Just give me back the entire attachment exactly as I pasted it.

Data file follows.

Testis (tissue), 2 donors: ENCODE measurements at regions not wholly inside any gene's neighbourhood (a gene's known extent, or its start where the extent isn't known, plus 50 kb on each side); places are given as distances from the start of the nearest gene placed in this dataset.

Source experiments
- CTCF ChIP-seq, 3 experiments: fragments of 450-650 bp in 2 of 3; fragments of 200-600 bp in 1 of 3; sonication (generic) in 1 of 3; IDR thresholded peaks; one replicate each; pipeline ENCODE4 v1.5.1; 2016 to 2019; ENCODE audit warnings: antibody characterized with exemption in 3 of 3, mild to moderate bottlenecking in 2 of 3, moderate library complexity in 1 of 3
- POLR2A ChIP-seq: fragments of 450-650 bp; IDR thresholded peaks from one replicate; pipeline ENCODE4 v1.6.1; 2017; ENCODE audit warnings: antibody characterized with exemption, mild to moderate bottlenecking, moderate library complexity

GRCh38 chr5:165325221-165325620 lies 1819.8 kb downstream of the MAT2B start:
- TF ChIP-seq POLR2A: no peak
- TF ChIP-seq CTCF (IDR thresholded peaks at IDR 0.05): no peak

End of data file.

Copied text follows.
Testis (tissue), 2 donors: ENCODE measurements at regions not wholly inside any gene's neighbourhood (a gene's known extent, or its start where the extent isn't known, plus 50 kb on each side); places are given as distances from the start of the nearest gene placed in this dataset.

Source experiments
- CTCF ChIP-seq, 3 experiments: fragments of 450-650 bp in 2 of 3; fragments of 200-600 bp in 1 of 3; sonication (generic) in 1 of 3; IDR thresholded peaks; one replicate each; pipeline ENCODE4 v1.5.1; 2016 to 2019; ENCODE audit warnings: antibody characterized with exemption in 3 of 3, mild to moderate bottlenecking in 2 of 3, moderate library complexity in 1 of 3
- POLR2A ChIP-seq: fragments of 450-650 bp; IDR thresholded peaks from one replicate; pipeline ENCODE4 v1.6.1; 2017; ENCODE audit warnings: antibody characterized with exemption, mild to moderate bottlenecking, moderate library complexity

GRCh38 chr5:165325221-165325620 lies 1819.8 kb downstream of the MAT2B start:
- TF ChIP-seq POLR2A: no peak
- TF ChIP-seq CTCF (IDR thresholded peaks at IDR 0.05): no peak